A shorter hike that departs from the same parking lot is the Island in Time Trail (1 mile RT),  a gravel path that ascends to an amphitheater carved out of the blue-green claystone. Interpretive signs point out displayed fossils along the trail.


Painted Hills Unit

John Day Fossil Beds, Painted Hills Unit

Welcome to the most photogenic piles of rock in the Pacific Northwest.  The Painted Hills Unit is west of Sheep Rock about nine miles northwest of Mitchell off State Route 26. The hills are more famous for its mounds of folded rock striped with vivid hues like sherbet–scarlet, orange, pink, ochre and bronze–than for the fossils embedded in them.

It’s easy to be effusive about the beauty of this stark, wind-swept topography where millions of years of erosion have sculpted smooth curves into these multi-colored, low-slung hills. Several short, easy trails take you into the hills, where you can get close to the bands of color that represent distinct geologic eras. Stick to designated trails here–don’t climb or walk on the rocky hills themselves. Do take a camera, though–you’ll want to take the memories of this stunning place home with you.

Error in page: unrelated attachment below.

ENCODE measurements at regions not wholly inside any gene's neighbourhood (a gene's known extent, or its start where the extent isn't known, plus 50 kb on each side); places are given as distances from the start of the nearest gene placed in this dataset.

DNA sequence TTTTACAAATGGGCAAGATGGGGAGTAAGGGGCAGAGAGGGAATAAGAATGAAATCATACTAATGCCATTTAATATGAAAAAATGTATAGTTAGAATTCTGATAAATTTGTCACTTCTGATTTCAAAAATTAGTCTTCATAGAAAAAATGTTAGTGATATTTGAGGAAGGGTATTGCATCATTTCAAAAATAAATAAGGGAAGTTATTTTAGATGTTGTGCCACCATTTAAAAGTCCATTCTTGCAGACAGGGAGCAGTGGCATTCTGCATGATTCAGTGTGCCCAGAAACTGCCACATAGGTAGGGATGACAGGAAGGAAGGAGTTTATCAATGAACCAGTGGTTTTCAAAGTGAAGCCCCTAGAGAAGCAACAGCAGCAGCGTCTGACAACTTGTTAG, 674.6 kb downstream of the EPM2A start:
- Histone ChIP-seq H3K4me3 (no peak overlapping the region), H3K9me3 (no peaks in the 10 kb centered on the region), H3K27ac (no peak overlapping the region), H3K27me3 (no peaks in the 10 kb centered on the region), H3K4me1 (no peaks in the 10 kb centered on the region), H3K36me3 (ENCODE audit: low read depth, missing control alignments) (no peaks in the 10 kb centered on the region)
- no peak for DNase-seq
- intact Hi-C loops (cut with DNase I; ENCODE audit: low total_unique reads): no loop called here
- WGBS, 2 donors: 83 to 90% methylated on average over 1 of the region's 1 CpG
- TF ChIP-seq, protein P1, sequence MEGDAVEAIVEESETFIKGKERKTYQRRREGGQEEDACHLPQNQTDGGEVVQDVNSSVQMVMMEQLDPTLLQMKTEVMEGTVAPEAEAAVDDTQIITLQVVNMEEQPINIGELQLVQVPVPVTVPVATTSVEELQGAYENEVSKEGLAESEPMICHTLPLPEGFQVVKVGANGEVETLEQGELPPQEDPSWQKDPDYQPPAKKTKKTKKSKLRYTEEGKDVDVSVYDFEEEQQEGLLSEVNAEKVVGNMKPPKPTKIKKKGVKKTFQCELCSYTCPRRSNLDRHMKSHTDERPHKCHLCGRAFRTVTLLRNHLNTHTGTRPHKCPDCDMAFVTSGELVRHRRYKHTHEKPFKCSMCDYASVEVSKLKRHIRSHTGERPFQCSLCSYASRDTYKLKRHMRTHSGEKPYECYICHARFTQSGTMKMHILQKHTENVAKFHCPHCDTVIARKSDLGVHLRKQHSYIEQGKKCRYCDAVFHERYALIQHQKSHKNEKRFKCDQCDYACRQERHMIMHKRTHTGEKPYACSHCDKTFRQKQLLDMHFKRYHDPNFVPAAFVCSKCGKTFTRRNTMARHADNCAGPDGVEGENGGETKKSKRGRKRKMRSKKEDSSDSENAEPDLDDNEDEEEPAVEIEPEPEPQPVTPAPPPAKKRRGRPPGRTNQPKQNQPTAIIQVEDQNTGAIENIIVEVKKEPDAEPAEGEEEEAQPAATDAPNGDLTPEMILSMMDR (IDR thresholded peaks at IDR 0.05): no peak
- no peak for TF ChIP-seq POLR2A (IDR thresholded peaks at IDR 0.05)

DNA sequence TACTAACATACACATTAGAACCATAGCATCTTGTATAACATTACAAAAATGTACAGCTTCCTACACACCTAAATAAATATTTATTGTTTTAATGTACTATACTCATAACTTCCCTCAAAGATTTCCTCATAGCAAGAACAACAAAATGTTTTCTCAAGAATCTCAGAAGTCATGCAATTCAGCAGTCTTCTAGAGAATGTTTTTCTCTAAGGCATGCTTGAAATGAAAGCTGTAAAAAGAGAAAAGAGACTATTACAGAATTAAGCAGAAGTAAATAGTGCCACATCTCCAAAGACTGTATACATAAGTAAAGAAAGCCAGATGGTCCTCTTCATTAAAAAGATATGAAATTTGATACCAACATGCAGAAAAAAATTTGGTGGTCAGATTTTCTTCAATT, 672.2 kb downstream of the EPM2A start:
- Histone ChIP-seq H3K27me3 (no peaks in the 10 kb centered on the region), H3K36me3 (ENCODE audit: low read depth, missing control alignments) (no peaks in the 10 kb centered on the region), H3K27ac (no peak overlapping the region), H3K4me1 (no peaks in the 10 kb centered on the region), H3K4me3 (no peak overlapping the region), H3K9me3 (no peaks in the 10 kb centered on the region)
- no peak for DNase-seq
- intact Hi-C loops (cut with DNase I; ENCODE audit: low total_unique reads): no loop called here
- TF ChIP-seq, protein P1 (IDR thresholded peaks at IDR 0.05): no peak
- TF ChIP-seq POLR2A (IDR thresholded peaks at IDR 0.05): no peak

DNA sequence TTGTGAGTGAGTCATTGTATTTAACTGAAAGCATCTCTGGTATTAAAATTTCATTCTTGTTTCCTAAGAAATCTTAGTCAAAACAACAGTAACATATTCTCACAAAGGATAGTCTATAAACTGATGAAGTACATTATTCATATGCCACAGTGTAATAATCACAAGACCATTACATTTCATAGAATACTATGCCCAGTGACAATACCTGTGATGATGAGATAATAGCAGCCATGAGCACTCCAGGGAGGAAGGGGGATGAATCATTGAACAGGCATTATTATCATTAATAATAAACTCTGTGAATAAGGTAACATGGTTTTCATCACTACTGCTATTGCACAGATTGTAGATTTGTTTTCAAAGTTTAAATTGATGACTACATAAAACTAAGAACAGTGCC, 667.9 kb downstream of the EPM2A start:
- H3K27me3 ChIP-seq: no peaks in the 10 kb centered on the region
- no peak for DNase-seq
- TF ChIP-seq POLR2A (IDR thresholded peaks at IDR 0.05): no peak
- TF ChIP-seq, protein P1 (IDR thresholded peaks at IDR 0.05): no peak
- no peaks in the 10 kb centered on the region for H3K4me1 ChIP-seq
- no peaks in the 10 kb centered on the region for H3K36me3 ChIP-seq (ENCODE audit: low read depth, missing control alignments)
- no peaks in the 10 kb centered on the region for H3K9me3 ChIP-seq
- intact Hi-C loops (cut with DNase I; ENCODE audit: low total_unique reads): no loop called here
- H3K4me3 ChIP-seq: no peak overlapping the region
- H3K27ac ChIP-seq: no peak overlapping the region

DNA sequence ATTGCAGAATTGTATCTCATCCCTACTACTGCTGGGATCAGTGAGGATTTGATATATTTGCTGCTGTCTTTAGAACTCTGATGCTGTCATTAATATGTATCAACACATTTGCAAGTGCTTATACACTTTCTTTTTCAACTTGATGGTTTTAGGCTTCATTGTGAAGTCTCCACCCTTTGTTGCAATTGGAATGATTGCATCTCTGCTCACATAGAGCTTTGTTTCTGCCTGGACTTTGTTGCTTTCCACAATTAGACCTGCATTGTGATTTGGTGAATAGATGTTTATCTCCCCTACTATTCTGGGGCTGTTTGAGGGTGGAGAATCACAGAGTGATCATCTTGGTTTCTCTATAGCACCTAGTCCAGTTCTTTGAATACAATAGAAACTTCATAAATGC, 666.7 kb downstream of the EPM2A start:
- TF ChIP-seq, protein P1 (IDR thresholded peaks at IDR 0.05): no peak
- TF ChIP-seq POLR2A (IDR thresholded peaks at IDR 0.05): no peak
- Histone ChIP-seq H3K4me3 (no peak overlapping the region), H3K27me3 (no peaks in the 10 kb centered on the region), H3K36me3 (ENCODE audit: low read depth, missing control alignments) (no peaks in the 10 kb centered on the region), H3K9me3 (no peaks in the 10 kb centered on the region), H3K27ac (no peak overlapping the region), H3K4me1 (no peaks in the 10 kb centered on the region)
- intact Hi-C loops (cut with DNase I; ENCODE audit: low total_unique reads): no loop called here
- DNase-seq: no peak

Photo tip: Aim to make this your last stop of the day, as the layer cake of stunning color deepens in beauty as the hills become bathed in the golden low light of early sunset. 

The Painted Hills are beautiful throughout the year, though like the rest of the John Day Fossil Beds summers can be very hot and shade trees are few and far between. Come in spring for the amazing display of yellow and purple wildflowers backdropped by the songs of migrating songbirds. Even in winter when snow periodically swaddles the hills in a white coat, outcrops of color jut out in a dramatic fashion, a sight to behold.